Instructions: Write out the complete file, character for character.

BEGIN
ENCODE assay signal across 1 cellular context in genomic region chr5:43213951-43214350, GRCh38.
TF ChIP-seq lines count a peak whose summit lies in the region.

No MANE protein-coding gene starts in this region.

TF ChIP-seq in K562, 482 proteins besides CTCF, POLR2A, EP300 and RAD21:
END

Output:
ENCODE assay signal across 1 cellular context in genomic region chr5:43213951-43214350, GRCh38.
TF ChIP-seq lines count a peak whose summit lies in the region.

No MANE protein-coding gene starts in this region.

TF ChIP-seq in K562, 482 proteins besides CTCF, POLR2A, EP300 and RAD21: